Why should they pay to educate me today just so I can go work someplace else next week?

But paying recruiting expenses back is just stupid. Finding employees is part of running a business. It’s like me having a party with the agreement that anyone who leaves early has to pay a fee. Who wants to willingly go to a party like that? Don’t you just know it’s going to suck in advance?

June 18, 2008 at 9:19 am

Brad draws the important distinction. When a company invests in a new hire’s education (or even relocation), that’s a negotiating point when an offer is made. It’s not unreasonable for a company to protect its investment — but only to the extent this involves a transaction directly between the employer and the new hire. A recruiting fee, however, is between the employer and a third party. To sharpen the point, it’s less like an agreement whereby the new hire reimburses the company for an education investment if he or she leaves early; and more like asking the employee to reimburse the company when a customer returns a product for a refund. Certain expenses are company overhead. The real problem is people who seem to believe that they must sign anything an employer puts in front of them.

B. Riley June 18, 2008 at 9:48 am

Unfortunately this is a trend in many businesses. Think about the cell phone company who makes you sign a contract saying you won’t leave. You should expect the service to be bad if they have to bind you to a contract with penalties. Same with this company. Expect the worst.

When I read this in Nick’s newsletter the other day, it literally made me nauseous!

Nick brings up a good point too that there are many people who believe they must sign anything an employer puts in front of them. This is another disturbing trend in our society today where people blindly follow orders from anyone without question. It happens too often, and I don’t need to explain to the intelligent readers of this site what the consequences are of living in a society that defaults to deference.

June 18, 2008 at 12:11 pm


My brother is both good at his job AND a good salesman, but his skills are not highly specialized – he just knows how to deal with people.

You make an excellent distinction between recruiting expenses and hiring perks. Trying to reclaim recruiting costs is a bad precedent to set – what’s next, demanding you repay them for the money they spent on help wanted ads? I wouldn’t do it.

My challenge is trying to harness my brother’s skills in my own business…

Andrew Seltz
The Go-To Guy!

June 19, 2008 at 7:00 pm

That’s a strong contrast to companies like Zappos that pay their new hires to quit. They’ve found that they spend less money to pay people to quit early than they spend training them. The employees that don’t take the cash payout are people that really like thier jobs and are worth a bigger investment of time and resources. Here is more:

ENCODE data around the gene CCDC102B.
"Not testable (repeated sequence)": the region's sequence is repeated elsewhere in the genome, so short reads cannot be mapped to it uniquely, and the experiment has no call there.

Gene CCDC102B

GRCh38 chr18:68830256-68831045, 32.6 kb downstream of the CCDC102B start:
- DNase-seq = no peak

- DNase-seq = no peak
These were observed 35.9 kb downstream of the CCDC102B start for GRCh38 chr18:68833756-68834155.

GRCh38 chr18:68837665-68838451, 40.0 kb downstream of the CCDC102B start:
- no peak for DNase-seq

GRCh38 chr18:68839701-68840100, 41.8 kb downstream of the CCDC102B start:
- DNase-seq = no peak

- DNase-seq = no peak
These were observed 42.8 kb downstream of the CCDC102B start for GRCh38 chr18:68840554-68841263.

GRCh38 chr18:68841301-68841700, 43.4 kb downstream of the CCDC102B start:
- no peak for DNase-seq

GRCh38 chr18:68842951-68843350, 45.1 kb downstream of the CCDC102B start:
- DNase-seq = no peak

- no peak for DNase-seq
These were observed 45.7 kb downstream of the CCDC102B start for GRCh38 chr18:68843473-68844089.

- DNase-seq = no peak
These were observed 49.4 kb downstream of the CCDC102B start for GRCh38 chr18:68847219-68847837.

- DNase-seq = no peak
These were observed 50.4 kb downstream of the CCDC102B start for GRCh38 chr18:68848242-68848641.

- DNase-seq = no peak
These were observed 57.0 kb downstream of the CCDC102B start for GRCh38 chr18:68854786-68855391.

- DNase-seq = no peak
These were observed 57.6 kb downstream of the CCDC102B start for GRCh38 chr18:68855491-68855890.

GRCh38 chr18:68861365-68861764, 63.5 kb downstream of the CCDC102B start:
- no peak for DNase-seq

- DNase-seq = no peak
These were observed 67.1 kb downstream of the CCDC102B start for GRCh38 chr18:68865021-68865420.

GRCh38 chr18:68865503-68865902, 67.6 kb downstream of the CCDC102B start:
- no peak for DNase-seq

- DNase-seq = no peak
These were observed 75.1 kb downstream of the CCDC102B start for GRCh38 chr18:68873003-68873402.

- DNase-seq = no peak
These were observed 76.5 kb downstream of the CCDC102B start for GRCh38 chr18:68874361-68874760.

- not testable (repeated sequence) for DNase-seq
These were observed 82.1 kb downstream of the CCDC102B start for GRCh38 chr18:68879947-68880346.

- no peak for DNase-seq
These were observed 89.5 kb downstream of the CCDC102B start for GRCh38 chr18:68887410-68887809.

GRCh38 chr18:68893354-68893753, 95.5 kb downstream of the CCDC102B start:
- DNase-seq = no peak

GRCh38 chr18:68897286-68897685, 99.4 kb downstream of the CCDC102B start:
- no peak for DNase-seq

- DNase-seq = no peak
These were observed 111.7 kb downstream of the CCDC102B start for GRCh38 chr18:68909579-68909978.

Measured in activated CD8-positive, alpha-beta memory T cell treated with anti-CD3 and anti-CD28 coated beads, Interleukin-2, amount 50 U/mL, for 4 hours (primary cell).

June 29, 2008 at 8:08 am

Not quite sure if I follow this, but is it the same as recruitment companies (headhunters) demanding that the new recruits they found for clients, sign a contract with them saying that if they quit the client within a certain amount of time, the recruit has to pay back the amount of money the recruitment company would have to reimburse the client for the bad hire?

June 29, 2008 at 7:58 pm

Hi Brad, I think a distinction has to be drawn between your contractor (who is working for his own business, so he is self motivated) and employees (and often we are not). As Andrew said, loyalty is hard to find these days, which means higher employee turnover and higher costs. No matter what incentive scheme you come up with, as soon as your new employee has finished the training period, he can probably get much more with your competitor (you believed in them, you chose them, you took the risk, you trained them). And no one can force a recruit to sign an agreement they don’t like…likewise, the employer is free to keep looking if the conditions of the employment contract are not met.

August 6, 2008 at 12:22 am

Mo Dubai raised an important point here. I’d also like to add that employees will never see your business in your own eyes. They do what’s best for their own interest and while some rare diamonds do shine through, every now and then, most will never.

Dubai Ventures last blog post..Dubai attracts British holidaymakers

Brad Isaac August 6, 2008 at 9:17 am

I agree, most employees will not see your business the way you envision it. It’s up to YOU to make that vision clear. Not just so they understand, but so your company’s goals are met.

The burden is on the leader of the company to do that, not the employee. So this hiring policy is still bunk.